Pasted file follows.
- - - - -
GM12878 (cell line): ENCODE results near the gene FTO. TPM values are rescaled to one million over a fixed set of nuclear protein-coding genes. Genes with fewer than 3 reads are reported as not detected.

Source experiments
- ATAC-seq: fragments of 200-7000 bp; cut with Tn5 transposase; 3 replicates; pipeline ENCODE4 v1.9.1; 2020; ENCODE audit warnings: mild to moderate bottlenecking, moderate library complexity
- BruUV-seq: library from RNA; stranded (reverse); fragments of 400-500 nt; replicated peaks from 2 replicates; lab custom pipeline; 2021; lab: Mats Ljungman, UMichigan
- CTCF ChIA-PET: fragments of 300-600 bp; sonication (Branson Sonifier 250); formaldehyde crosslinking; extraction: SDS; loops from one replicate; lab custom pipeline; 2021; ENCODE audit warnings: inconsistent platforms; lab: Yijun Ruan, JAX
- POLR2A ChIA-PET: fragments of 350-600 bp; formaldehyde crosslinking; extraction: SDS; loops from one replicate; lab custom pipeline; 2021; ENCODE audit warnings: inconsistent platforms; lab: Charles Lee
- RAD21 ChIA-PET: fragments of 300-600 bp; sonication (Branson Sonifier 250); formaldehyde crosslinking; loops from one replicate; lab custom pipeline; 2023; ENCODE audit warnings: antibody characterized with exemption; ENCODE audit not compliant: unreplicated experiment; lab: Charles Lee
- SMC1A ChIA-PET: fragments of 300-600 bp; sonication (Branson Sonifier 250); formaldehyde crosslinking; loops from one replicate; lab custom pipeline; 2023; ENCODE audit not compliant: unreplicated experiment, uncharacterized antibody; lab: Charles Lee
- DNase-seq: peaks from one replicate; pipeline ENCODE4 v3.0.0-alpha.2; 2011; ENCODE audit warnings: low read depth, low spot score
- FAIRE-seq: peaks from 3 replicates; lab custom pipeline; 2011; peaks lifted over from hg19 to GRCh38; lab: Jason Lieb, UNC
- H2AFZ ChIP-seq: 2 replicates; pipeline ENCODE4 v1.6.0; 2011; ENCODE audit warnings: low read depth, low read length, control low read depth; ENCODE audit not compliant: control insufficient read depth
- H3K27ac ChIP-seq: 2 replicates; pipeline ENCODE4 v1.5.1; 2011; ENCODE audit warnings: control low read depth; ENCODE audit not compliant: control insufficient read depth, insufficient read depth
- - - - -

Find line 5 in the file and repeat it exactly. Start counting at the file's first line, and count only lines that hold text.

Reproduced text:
- CTCF ChIA-PET: fragments of 300-600 bp; sonication (Branson Sonifier 250); formaldehyde crosslinking; extraction: SDS; loops from one replicate; lab custom pipeline; 2021; ENCODE audit warnings: inconsistent platforms; lab: Yijun Ruan, JAX